As of this morning, all 279 NYC subway stations are connected with free cell phone service and wifi, wiping out one of the last service-free black holes of modern life. That news is being heralded by by go-getters who couldn’t stand to be incommunicado for even a few minutes of their commute, and mourned by those of us who live in a frazzled state of constant overstimulated and relished the few minutes free of app alerts and text messages when underground.
In some ways, wiring the subway, the crucial lifeblood of the biggest city in the country that millions of people use every day, seems long overdue, an oversight of planning that added an anachronistic to your commute. In other ways, with all the problems the MTA has every day — from overcrowding to delays to its vastly crumbling infrastructure — it seems like a lower priority: oh THIS is what you thought needed fixing? It didn’t help that commuters this morning were met with a tangle of subway delays that affected 16 (!!) lines. Having cell service on every station means you can tell your boss right away why you’re running late — and take to twitter to rage at the MTA without delay. Here’s how people are reacting to the first day of connectivity underground: (more…)
Subway wifi is a mixed blessing: some people are eager for more of it so they can never lose a minute of joke tweets about Anthony Weiner while on the train; others hate it because it intrudes on the blessed moments of digitally unconnected time when your boss can’t reach you and you can have a short respite from the constant buzzing alerts of your needy phone. Here’s one more for the plus column: starting yesterday, the MTA and Penguin Random House started offering free ebook downloads on phones and tablets to passengers in the subway’s 175 wifi-connected stations through its Subway Reads site. You can now get a free novella, short story or excerpt from a full length book sent to your device, and choose a selection that corresponds to the length of your ride (so like a 30-page selection for your 30-minute ride, etc.). The Times reports it’s a way to draw users into getting used to using the subway wifi, which is expanding to the subway system’s 278 stations within two years. But it won’t last long: the free ebooks will last just eight weeks, which is a perfect time to kick off your fall reading list. (more…)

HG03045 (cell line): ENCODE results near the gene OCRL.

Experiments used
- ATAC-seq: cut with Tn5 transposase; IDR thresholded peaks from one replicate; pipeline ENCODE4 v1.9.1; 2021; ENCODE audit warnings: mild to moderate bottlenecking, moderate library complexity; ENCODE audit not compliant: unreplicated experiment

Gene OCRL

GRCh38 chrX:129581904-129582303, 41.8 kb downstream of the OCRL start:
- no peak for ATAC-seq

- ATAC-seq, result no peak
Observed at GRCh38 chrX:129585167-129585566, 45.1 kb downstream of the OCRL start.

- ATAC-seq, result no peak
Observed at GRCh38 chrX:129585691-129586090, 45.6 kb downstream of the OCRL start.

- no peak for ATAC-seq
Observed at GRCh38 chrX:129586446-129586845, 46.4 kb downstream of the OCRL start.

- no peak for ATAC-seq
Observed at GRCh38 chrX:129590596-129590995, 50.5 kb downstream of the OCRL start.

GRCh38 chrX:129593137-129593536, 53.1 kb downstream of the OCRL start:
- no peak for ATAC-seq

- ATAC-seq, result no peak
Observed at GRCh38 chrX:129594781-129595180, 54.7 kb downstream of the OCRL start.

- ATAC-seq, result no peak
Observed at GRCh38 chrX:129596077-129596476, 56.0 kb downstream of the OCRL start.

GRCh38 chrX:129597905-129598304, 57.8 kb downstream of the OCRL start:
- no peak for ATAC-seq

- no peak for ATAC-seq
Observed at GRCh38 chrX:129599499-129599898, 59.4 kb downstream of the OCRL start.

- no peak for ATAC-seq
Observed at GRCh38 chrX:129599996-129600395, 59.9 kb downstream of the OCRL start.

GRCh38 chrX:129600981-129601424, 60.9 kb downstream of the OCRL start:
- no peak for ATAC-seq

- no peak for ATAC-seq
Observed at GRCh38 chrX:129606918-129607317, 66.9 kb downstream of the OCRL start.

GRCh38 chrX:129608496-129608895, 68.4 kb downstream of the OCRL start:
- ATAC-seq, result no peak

The interior of the proposed new subway cars. Via the governor’s office.
Yesterday the MTA unveiled the ~~subway cars of the future~~ and no, they don’t have cool future tech like “hover cars” or “trains that aren’t so packed at rush hour you have to wait for three to go by just to go one stop.” Instead, they have a bunch of aesthetic and amenity upgrades that the governor and the agency seem to think New Yorkers want instead of improved service: Wifi, USB ports, new color schemes and this crazy cutting edge technology called “maps.” Gov. Cuomo’s office said these will help ease congestion and cut down on delays.
The agency this week will begin soliciting bids to build the 1,025 new subway cars with the goal of having them finished by 2020 or sooner: The first three stations planned for renovation are in Brooklyn: Prospect Avenue, 53rd Street and Bay Ridge Avenue. Are these upgrades actually good or just a fine coat of polish on a woefully neglected turd? Here’s our ranking of the proposed upgrades: (more…)
That guy on the end must be from Brooklyn, not expecting WiFi or anything special. (via imgur)
Today, Governor Cuomo introduced Phase II of his world yogurt domination scheme Transit Wireless Wifi plan, a seven-part process to equip all 277 underground subway stations with WiFi by 2017.
Starting today and through November, 40 more stations will be wired for subway WiFi service. 11 of these stations are in Manhattan (including 42 Street Bryant Park, 34 Street Herald Square and Grand Central 42 Street) and 29 will be in Queens (including Jackson Heights/Roosevelt Avenue Station, Jamaica Center Station and Court Square Station). (more…)